Property Suitability



Is Your Property Suitable for a  Commercial Olive Grove?

Olive Agencies Information Services


There are two main questions to ask yourself:

1. Does the site have well drained soil?


If your soils are heavy and/or tend to hold water during extended rainy  periods then you will have to change the contour or even the site of your  orchard to allow for extra drainage. Do not plant olives in areas that collect water, seep water after rain or hold soil moisture to the point of becoming boggy. Some regions will have soils that won't drain sufficiently no matter what you do. Your local agricultural department will be able to asses the drainage of your soil for you. Soil must be well drained for commercial olive  production.

2. Does the property have an average daily temperature during July of 12 degrees Celsius or less?

A theoretical example of this would be a property where every day in July  went from 0 degrees overnight to 24 degrees at noon. The average between the minimum (0 degrees) and the maximum (24 degrees) is 12 degrees. This property  would be at the warmest end of the suitable temperature scale. Another property may have average July temperatures ranging from minus 3 degrees to 19 degrees  thereby giving a suitable July average of 8 degrees. If your property has regular cold periods lower than minus 6 each year, then you will need to get a copy of OLIFAX - 2 which outlines the  suitable cold tolerant varieties.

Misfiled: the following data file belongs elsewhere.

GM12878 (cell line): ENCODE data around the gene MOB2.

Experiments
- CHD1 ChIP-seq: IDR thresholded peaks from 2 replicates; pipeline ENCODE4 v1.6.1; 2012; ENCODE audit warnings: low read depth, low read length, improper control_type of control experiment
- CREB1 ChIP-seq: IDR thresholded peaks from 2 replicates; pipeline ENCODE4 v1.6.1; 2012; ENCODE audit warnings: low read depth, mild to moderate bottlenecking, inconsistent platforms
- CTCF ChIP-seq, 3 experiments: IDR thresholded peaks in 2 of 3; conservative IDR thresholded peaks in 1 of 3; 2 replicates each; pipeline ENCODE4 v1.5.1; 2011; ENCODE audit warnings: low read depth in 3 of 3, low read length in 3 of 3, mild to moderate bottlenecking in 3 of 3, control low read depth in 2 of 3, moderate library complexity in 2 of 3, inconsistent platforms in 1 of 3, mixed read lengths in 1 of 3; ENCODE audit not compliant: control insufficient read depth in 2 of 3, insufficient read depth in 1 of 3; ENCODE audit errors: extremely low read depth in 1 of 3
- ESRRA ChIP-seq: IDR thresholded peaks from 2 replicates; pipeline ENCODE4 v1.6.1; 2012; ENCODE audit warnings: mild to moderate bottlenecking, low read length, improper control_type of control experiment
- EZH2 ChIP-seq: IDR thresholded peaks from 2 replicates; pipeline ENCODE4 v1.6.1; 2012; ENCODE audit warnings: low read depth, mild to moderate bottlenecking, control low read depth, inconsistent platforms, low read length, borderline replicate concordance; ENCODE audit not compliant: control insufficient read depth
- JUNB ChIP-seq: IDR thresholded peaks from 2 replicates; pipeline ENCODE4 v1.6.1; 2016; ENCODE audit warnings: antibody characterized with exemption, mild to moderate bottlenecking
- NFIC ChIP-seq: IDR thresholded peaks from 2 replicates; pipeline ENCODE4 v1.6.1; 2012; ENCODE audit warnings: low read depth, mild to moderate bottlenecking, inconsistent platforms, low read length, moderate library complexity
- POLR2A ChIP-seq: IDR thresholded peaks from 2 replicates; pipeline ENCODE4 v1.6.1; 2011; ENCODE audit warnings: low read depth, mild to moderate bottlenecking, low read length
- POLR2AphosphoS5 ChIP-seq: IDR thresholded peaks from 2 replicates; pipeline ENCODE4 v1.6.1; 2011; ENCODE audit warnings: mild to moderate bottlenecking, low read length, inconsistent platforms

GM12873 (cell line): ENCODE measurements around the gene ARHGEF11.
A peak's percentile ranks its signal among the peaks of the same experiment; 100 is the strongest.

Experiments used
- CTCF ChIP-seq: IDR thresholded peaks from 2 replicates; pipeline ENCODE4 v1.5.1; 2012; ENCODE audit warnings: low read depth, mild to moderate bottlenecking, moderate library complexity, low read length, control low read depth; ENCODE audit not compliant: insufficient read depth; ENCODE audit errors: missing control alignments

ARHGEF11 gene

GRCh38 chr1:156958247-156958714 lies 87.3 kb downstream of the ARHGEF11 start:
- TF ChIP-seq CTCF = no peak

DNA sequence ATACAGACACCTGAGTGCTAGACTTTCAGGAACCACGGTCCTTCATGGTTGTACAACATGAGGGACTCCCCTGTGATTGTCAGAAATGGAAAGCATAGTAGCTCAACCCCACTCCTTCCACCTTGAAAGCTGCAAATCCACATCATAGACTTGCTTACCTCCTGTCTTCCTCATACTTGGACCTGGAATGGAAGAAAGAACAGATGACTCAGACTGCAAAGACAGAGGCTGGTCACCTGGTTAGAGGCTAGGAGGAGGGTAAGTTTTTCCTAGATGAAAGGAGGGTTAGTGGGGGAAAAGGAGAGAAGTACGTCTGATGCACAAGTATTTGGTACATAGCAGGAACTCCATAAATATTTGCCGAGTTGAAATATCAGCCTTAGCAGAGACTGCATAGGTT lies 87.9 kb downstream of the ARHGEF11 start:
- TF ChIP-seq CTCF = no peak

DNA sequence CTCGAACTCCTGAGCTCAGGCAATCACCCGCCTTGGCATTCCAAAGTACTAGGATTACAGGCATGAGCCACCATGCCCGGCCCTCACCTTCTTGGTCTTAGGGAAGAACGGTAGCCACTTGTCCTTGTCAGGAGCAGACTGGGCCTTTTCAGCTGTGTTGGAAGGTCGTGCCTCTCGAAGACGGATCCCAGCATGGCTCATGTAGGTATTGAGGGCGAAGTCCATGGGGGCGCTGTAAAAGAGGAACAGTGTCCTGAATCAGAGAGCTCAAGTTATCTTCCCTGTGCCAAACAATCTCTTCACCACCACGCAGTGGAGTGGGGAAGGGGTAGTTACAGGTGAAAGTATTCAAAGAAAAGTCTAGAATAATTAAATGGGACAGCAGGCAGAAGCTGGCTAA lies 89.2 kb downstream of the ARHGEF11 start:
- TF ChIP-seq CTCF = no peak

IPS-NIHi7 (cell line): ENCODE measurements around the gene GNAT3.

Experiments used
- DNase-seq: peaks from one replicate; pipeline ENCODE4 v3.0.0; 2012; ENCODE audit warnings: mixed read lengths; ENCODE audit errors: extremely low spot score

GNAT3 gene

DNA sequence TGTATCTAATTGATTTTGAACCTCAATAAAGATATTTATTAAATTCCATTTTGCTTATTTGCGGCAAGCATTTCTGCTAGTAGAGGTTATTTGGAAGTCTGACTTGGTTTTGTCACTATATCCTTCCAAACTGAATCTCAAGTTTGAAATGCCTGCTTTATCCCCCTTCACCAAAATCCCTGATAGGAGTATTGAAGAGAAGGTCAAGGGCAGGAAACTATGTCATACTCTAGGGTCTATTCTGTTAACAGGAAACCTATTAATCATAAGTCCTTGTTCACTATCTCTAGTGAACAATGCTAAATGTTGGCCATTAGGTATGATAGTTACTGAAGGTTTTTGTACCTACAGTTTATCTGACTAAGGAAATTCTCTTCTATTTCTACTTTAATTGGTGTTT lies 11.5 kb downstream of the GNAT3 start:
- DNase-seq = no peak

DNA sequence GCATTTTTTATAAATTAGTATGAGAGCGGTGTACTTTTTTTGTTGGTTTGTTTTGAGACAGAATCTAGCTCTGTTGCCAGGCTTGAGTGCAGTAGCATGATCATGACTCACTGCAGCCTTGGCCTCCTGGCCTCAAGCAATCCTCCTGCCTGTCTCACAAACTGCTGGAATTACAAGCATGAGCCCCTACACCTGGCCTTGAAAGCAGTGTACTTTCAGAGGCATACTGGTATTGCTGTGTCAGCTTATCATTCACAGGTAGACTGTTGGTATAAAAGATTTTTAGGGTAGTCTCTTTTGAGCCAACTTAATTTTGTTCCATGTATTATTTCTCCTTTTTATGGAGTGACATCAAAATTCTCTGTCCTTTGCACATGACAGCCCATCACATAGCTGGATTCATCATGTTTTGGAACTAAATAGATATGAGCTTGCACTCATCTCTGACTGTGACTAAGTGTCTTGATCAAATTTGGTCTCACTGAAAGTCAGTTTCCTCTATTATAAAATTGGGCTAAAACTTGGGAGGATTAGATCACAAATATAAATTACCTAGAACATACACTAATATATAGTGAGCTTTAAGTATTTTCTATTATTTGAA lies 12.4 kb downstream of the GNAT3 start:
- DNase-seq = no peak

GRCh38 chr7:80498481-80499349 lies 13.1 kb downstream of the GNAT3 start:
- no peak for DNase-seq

If you are not sure about the figures for your property, ask the local farmers who have land at similar altitudes in the area. Weather maps will also  give you a general idea for your total region but may not be correct for your  specific property. There are often areas within weather map regions that differ  significantly from the map data thereby making your property either suitable or unsuitable for commercial olive production.

Olive trees will grow vigorously in areas with warm winters. However, in lay terms, the problem occurs that due to the warmth the tree doesn't realise that  it is winter and continues to grow well. When spring arrives, the tree has not  rested and doesn't 'know' that it is time to flower, nor does it have enough  nutrients available. No flowers equals no fruit and this makes it unviable for  commercial production.

There are a number of other factors which you need to assess when  deciding your property's suitability, however your two answers above must be 'Yes' before the other factors are looked at.